At the end of the hearing, Harris thanked the participants for “taking the time out of your busy schedules.” She added, “We’re super excited about this new process and just honored to be able to serve our state this way.” After Barker arrived on the stage, Harris told the audience that the commissioners “share information and we try to be transparent.” She said she was “extremely appreciative of the values and approach the commissioners have brought” to their work.

–Sara Fitzgerald, LWV-Falls Church

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Citizen Member Gilliam Resigns From Commission

The Virginia Redistricting Commission was thrown another curve at its first in-person meeting July 6 when it was announced that Republican Marvin Gilliam, co-chair of its Budget and Finance Subcommittee, had submitted his resignation, effective the next day.

Under the commission’s enabling legislation, the full commission, rather than the Commission Selection Committee of appeals court justices, is designated to select Gilliam’s replacement. The member must come from the list of potential commission members submitted by Senate Minority Leader Thomas K. Norment because he was the legislator who nominated Gilliam. The Division of Legislative Services staff said it would reach out to the remaining names on Norment’s list (page eight of this document) and forward the applications of those who were still willing to serve to commission members for their consideration. It was expected that the commission would make a decision at its next meeting, scheduled for July 19 at 10 a.m.

The names of Norment’s nominees and a zip file that includes their applications is still available for public review on the commission’s website, under materials for the January 6 meeting of the selection committee. The commission’s Republican co-chair, Mackenzie Babichenko of Mechanicsville, and Richard Harrell, co-chair of the commission’s Public Outreach and Communications Subcommittee, both were appointed from Norment’s list, leaving  a maximum of 14 names, four women and 10 men, for consideration, assuming all are still interested. One of the women is Black and one, Hispanic. The applicants live in six of the state’s eight regions; none, however, is from the Southwest, where Gilliam lives. Gilliam’s inclusion on the list of nominees drew attention after it was reported that the former coal-mining executive from Bristol had donated more than $900,000 to Republican candidates in the state.

Gilliam’s resignation comes as the commission faces new requirements to meet in-person and as it is about to begin a busy month of in-person and virtual public hearings, four of each,  directed to eight designated regions. More times and locations of those hearings were announced at the meeting; the commission committed itself to having in-person representation at every hearing from both citizens and legislators and from both parties; under a tentative schedule posted by DLS, Gilliam had committed only to attending the September 24 in-person hearing scheduled for his region of the state.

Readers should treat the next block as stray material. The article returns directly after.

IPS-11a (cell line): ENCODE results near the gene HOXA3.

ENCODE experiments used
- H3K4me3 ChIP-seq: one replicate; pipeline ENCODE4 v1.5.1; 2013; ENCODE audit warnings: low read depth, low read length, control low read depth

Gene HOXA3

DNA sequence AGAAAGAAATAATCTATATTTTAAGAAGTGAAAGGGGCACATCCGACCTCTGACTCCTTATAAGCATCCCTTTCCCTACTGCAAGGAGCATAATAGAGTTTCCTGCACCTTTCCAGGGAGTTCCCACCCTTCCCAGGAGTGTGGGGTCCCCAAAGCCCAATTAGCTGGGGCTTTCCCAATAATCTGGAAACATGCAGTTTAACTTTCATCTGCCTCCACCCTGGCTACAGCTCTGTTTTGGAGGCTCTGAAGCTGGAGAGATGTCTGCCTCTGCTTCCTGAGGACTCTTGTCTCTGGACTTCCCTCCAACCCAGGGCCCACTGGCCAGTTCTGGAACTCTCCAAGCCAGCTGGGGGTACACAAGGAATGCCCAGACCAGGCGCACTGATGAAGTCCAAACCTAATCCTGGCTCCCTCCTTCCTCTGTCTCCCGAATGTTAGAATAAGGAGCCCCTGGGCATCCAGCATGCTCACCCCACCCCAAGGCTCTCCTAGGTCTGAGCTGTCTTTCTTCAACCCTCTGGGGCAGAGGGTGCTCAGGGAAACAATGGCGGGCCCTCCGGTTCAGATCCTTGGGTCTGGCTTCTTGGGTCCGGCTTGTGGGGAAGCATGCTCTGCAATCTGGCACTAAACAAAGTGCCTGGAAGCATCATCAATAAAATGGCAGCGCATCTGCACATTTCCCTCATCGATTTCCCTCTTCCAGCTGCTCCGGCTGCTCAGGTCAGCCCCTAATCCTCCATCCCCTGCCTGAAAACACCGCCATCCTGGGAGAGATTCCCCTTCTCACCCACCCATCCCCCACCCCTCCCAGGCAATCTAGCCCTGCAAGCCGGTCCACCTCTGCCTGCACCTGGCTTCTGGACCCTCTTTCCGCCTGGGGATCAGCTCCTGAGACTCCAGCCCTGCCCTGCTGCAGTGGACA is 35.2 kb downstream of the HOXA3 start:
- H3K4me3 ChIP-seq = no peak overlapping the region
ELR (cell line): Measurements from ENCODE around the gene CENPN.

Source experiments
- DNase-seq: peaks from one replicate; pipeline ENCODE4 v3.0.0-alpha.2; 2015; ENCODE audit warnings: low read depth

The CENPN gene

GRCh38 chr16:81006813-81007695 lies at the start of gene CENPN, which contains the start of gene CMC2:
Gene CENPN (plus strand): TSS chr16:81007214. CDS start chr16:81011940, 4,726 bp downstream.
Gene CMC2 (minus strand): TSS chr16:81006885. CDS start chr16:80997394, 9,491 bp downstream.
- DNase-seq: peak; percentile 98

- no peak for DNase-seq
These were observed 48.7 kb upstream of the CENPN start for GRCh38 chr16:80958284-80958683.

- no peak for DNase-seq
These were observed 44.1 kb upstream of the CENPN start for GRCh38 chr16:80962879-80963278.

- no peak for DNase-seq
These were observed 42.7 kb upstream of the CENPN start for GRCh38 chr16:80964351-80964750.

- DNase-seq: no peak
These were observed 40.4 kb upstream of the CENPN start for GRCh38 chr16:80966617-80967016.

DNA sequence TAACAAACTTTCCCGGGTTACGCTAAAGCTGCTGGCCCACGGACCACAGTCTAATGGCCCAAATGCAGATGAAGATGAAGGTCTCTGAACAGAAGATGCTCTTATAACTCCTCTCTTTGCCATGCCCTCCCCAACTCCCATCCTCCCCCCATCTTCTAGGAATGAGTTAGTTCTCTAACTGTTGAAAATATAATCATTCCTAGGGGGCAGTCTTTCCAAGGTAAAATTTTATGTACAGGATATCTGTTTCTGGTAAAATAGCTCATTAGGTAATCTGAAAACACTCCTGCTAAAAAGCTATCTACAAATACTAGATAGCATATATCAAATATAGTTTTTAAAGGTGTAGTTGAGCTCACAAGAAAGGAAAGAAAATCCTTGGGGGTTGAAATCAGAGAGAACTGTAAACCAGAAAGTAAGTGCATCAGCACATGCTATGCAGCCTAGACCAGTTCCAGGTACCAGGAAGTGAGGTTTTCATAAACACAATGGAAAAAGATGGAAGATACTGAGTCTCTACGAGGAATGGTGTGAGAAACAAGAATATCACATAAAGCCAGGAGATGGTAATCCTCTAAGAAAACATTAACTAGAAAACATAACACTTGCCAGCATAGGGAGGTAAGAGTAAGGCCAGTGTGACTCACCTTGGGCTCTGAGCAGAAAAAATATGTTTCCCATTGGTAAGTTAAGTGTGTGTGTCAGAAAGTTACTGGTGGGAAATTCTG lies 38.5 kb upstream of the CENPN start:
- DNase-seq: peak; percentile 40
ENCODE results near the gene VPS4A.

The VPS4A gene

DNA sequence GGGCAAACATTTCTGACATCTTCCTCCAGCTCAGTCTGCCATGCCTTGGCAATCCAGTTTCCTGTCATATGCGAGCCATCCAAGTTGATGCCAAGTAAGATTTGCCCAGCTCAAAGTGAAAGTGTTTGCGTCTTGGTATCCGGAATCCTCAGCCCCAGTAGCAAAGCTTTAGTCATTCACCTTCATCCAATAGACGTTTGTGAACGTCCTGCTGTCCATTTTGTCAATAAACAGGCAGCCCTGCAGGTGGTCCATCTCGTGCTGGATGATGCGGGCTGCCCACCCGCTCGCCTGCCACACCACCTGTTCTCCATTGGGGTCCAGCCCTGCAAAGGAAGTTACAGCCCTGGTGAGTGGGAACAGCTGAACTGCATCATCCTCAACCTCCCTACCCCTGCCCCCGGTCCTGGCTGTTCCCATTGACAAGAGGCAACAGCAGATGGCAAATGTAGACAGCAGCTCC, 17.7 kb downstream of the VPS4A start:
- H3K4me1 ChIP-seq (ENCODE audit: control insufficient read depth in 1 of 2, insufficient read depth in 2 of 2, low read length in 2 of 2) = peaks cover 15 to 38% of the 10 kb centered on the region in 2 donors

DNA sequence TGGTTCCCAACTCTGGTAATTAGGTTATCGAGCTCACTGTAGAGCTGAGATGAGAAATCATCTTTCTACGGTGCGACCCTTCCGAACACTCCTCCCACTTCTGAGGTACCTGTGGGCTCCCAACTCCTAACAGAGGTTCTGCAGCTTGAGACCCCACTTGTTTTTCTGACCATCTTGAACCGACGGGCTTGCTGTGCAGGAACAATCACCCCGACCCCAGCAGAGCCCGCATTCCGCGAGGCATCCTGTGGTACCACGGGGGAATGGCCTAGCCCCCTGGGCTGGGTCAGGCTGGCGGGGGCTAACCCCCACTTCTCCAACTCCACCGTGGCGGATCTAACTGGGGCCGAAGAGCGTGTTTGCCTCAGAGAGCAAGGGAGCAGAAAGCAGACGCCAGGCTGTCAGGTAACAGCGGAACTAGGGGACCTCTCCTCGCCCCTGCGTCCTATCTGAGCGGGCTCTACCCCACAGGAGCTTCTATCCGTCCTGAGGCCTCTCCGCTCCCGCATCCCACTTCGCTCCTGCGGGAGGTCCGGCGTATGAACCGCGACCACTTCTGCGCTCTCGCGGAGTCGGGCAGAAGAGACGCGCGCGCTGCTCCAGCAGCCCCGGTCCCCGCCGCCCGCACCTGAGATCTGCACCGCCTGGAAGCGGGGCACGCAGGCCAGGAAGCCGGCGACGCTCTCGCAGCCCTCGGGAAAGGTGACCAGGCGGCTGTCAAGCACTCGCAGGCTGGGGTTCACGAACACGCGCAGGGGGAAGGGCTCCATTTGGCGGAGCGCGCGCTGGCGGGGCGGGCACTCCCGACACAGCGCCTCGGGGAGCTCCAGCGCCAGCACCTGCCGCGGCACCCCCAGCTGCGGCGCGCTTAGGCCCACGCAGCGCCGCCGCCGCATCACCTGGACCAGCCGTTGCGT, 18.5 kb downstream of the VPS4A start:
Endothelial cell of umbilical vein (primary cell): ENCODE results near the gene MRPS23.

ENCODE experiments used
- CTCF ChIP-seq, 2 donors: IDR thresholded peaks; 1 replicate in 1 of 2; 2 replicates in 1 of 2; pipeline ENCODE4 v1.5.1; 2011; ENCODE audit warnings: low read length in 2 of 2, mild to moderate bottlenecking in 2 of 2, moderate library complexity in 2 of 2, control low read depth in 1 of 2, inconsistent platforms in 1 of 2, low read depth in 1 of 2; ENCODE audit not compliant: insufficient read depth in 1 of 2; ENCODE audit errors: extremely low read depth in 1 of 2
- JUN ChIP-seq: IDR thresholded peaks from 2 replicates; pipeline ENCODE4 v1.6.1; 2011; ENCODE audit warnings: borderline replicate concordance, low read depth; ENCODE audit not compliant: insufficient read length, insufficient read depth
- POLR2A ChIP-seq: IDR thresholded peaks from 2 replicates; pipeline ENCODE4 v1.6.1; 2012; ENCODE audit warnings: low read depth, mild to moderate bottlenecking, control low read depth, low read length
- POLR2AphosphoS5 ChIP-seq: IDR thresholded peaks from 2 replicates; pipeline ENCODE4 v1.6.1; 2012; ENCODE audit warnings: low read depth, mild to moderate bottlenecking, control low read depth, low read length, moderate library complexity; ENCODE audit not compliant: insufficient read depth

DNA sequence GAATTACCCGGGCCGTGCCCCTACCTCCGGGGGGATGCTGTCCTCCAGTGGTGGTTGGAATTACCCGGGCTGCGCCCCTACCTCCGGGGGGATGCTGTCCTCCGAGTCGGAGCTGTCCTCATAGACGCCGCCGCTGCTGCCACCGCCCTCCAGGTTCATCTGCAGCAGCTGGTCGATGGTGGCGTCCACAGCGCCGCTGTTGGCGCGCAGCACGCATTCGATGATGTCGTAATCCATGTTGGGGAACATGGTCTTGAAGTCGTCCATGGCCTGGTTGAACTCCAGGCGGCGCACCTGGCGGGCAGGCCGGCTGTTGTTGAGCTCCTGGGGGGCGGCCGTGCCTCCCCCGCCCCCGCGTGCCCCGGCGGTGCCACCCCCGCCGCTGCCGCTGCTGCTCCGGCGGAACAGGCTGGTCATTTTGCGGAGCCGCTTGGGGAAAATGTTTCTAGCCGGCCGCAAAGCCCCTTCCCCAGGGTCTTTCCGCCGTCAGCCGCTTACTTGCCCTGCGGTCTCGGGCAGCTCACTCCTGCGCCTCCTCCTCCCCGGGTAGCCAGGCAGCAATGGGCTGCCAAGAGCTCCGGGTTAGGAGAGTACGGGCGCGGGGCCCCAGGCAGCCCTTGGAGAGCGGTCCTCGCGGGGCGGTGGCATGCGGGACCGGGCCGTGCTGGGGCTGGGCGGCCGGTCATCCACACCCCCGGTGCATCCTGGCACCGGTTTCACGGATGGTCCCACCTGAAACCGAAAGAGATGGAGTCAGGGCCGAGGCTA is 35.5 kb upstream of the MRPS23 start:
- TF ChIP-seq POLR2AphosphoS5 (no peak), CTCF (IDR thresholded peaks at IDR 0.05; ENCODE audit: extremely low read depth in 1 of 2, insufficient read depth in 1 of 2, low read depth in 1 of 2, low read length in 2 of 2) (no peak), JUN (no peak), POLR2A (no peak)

Without a communications consultant in place yet, DLS staff said it had been placing ads in print media and distributing press releases to alert the public to the schedule of upcoming hearings.  Staff have also made use of a Twitter account, and a listserve that sends out notifications to persons who provide their e-mail address on the commission’s website. In response to a question from a legislator, the staff said that all of the hearings would be covered by public broadcasting outlets and would be recorded for later viewing.

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Budget and Finance Subcommittee Interviews Counsel Applicants

The Virginia Redistricting Commission’s Budget and Finance Subcommittee June 28 interviewed three respondents to its solicitation for partisan legal counsel for the commission and then, after discussing them in executive session, moved forward on making a decision.

Subcommittee members spent about thirty minutes interviewing each legal team via Zoom, using a list of questions that commission members submitted in advance and that was posted online before the interviews began. Subcommittee members were permitted to ask additional questions, and the respondents were permitted to make statements at the end of their interviews.

On a unanimous vote, the committee approved a motion to recommend to the full commission that the sole Republican applicant be hired, subject to competitive negotiations with the firm. The motion referenced “Schaerr Jaffe,” but the proposal was the combined work of two firms, the Washington law firm of Schaerr Jaffe and the Atlanta law firm firm of Taylor English. Christopher Bartolomucci of Schaerr Jaffe and Bryan Tyson of Taylor English, who submitted their law firms’ joint proposal, represented their firms in the interview.

On the Democratic side, there were two proposals and the subcommittee moved to enter into competitive negotiations with both firms and to complete its review of their proposals, based on the scoring sheet that was developed for evaluating the responses. The scores  will be part of the public record after they are reported. The commission received proposals from two lawyers, J. Gerald Hebert and Kareem Crayton.